|Lebanon's Future TV to launch new 24-hour news channel
|Lebanon's crowded television market and unstable political arena will have to make room for a new actor - Future TV's new 24-hour news channel. The station's management says business considerations sparked the new venture, but industry analysts argue that the news channel has almost no chance at profitability.
Future TV's leaders make no pretense that the station will be politically neutral, but they say they had planned the news channel since the summer 2006 war with Israel wrecked their advertising revenue and before the country's political groups polarized into two feuding camps.
The news channel should go on the air in April, maybe by the end of March, Future TV chairman Nadim Munla told The Daily Star on Wednesday.
Future TV will invest slightly more than $10 million to start the channel, which will broadcast from 1,700-square-meter studios near Future TV's headquarters on Spears Street, said CFO Fayez Bizri.
Programming will have two distinct features: news from Lebanon and segments to promote "better European-Arab understanding," Munla said. The station will cover regional and international news, but it will depend on agencies for content rather than gather its own material. The prime-time line-up will offer shows on youth, women, economic issues and documentaries, as well as investigative journalism.
"We are not competing with Al-Arabiyya and Al-Jazeera," Munla said. "This is mostly Lebanese news, rather than pan-Arab. That's our niche. We're not pushing to have our own offices and correspondents all over the world. That's why our marginal costs and our total costs are very minimal."
Future TV belongs to the Hariri Group, the multi-billion-dollar business empire founded by assassinated former Prime Minister Rafik Hariri, and as such the station's news programming has not hidden its support for the government, which includes the Hariri-founded Future Movement. Munla admits Future's news comes with a bias, but he said the station will continue to offer ample airtime to Hizbullah and other opposition groups.
"A good amount of time is given to the opposition - compare that to [Hizbullah-backed broadcaster] Al-Manar," Munla said. "We are not neutral. Our view is out there. We have been very loud - I don't need a 24-hour channel to do that.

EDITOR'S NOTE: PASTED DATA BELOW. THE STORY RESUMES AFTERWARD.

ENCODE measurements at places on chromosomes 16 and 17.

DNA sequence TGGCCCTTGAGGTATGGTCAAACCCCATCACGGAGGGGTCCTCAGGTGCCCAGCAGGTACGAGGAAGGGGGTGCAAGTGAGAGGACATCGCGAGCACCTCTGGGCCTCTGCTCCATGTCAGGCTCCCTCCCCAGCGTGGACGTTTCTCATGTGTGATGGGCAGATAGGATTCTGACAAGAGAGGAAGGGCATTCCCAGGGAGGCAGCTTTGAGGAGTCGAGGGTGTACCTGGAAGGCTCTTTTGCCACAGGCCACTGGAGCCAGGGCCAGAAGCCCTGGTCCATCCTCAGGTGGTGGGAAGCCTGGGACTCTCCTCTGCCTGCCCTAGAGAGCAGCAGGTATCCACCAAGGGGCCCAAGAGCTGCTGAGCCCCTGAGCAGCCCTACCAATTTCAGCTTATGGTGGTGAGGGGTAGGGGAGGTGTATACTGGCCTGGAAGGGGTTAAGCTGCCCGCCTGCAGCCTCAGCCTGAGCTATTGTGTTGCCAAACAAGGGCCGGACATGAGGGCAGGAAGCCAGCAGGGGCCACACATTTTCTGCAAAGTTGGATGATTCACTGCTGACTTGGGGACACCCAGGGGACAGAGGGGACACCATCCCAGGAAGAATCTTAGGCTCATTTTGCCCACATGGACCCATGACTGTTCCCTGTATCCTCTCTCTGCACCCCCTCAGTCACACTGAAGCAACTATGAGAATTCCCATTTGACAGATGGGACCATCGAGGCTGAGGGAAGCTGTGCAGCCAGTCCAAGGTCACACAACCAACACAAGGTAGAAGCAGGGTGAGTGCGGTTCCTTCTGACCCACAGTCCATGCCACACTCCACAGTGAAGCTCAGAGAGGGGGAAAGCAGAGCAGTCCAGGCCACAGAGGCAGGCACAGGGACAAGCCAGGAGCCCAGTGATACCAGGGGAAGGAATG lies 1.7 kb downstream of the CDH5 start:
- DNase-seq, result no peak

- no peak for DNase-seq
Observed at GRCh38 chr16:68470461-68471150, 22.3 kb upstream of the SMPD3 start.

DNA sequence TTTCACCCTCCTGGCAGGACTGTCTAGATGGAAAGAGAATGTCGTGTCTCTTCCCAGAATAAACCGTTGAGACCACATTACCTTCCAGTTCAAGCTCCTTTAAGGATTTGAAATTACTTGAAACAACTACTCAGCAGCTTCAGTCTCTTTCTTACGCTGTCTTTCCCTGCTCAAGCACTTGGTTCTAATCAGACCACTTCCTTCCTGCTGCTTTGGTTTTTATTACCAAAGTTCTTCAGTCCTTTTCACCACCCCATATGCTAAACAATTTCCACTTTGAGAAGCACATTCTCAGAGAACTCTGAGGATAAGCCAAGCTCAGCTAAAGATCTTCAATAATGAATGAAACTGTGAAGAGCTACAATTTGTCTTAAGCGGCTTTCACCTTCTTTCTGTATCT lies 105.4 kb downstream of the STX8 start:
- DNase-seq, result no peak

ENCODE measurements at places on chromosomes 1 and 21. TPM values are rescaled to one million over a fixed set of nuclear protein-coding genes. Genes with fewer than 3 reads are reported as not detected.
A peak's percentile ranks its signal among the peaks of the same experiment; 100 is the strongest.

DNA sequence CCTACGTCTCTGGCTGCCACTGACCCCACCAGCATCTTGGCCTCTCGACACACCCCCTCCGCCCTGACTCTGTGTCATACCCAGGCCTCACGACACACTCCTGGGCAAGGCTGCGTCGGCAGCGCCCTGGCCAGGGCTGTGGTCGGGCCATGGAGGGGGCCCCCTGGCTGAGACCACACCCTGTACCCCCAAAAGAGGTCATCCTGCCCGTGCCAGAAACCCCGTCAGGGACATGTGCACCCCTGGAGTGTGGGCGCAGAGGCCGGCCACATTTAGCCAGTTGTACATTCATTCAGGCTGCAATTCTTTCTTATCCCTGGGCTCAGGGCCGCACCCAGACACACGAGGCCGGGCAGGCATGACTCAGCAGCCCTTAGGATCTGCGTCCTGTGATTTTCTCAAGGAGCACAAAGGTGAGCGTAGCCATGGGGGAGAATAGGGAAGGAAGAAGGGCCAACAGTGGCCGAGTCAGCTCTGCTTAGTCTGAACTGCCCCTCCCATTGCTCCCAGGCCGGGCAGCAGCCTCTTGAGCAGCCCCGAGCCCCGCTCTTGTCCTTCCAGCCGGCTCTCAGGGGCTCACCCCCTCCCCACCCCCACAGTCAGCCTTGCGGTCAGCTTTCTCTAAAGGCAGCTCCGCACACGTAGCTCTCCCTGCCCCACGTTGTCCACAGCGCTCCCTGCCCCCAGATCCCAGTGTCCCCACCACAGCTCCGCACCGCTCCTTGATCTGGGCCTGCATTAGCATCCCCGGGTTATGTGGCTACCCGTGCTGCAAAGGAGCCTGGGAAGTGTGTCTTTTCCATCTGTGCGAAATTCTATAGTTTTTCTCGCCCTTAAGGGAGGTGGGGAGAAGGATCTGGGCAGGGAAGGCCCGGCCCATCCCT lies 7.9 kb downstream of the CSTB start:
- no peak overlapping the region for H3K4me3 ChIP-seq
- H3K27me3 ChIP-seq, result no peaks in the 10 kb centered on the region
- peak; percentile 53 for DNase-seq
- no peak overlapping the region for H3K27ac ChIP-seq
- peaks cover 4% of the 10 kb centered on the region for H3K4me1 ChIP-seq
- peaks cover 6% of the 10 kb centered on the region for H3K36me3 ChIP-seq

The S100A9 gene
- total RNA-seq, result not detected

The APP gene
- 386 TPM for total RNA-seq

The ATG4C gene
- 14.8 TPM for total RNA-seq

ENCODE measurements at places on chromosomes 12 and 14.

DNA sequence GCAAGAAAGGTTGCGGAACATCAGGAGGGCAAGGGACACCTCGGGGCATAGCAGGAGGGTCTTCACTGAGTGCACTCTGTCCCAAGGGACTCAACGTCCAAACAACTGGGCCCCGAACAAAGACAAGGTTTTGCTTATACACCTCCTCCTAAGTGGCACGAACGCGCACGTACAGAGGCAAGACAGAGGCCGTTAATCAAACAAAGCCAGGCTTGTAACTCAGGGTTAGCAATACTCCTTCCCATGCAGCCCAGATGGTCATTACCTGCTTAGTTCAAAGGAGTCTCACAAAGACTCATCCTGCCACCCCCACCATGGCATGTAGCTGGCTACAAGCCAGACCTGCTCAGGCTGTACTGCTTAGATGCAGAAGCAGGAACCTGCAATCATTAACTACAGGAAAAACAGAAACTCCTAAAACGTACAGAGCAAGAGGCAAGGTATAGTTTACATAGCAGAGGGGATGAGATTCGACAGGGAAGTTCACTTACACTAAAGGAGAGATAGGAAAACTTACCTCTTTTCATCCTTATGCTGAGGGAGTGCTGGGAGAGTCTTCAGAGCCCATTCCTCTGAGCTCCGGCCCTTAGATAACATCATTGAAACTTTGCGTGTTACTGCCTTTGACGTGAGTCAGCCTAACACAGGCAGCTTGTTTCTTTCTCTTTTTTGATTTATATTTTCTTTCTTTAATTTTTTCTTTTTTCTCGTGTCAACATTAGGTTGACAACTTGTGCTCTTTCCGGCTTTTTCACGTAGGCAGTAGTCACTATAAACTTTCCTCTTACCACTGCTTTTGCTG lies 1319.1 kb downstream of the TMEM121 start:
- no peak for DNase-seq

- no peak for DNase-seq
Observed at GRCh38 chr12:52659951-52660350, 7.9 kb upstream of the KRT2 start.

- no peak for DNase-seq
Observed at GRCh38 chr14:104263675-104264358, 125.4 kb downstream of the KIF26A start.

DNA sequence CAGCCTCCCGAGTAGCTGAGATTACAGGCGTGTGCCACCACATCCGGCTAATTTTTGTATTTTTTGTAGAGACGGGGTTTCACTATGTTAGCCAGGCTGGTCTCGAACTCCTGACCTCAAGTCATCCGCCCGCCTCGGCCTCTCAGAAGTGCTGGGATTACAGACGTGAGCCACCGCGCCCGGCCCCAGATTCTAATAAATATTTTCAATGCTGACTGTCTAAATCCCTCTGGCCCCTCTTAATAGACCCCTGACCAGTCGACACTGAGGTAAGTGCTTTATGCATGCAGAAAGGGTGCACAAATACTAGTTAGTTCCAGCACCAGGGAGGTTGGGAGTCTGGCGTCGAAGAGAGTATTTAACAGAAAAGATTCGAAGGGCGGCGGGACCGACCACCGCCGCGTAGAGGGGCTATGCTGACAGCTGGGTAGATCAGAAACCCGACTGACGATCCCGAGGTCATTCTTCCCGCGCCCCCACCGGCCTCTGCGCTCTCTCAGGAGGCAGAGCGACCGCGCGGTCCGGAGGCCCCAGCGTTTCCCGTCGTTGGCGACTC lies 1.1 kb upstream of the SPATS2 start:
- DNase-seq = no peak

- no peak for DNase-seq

"I cannot be not sensitive to what's going on in my country. You cannot claim utter neutrality in a period where your country is going through major changes. It's naive. It doesn't happen anywhere in the world."
However, clinging to one side of Lebanon's political divide will rob Future of potential viewers and undercut the stated economic rationale for the station, said Lawrence Pintak, director of the Adham Center for Electronic Journalism at the American University of Cairo.
"If Future is nothing but a mouthpiece for the Hariri movement, then it's going to have a rather narrow [market]," he said.
Future's management said purely economic concerns drove the founding of the news channel - the 2006 war and its aftermath cost Future about 25 percent of its projected ad revenue for the year - and a new station offers an economical way to recoup lost income, because more than 80 percent of the news channel's costs are already accounted for by the original station's budget.
Munla bristled at the notion that the channel would be merely a propaganda tool and not a sound business venture.
"That's utter garbage," he said. "Future TV has been one of the most successful televisions in the Arab world. In two years, we should be able to cover our marginal costs."
Arab news channels such as Al-Jazeera and Al-Arabiyya, however, are notorious money-losers. The hundreds of satellite channels in Arabic that have cropped up in recent years often lack economic logic - the region's per-capita ad spending lags dramatically behind the West and the Far East.
"The odds on it making money are pretty slim to none. Everyone agrees news channels are not making money," said Pintak.
The Daily Star